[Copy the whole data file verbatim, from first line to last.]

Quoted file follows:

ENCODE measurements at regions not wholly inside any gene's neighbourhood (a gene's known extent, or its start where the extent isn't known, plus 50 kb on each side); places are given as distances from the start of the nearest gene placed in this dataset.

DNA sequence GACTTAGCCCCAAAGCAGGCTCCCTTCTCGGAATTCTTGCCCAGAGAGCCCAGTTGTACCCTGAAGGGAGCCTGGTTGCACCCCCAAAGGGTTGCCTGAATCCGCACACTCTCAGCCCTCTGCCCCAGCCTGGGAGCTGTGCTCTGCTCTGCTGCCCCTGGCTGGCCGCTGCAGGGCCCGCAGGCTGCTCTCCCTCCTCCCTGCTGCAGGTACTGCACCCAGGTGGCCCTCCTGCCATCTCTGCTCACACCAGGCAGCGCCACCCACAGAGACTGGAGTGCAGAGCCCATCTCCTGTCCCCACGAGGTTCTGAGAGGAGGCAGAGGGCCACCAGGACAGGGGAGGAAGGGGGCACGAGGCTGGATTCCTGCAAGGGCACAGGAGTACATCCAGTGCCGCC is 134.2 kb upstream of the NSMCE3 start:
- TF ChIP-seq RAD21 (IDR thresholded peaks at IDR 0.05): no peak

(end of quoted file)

ENCODE measurements at regions not wholly inside any gene's neighbourhood (a gene's known extent, or its start where the extent isn't known, plus 50 kb on each side); places are given as distances from the start of the nearest gene placed in this dataset.

DNA sequence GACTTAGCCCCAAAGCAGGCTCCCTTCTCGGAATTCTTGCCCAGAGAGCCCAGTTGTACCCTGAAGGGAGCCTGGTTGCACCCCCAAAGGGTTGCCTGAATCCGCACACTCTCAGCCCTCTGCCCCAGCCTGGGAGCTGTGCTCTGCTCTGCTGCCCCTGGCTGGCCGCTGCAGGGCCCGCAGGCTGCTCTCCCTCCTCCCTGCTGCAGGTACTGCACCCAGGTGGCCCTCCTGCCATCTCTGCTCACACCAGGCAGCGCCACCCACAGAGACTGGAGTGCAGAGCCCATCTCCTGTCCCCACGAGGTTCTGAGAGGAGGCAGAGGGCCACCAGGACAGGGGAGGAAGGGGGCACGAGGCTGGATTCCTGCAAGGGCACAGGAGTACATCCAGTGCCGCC is 134.2 kb upstream of the NSMCE3 start:
- TF ChIP-seq RAD21 (IDR thresholded peaks at IDR 0.05): no peak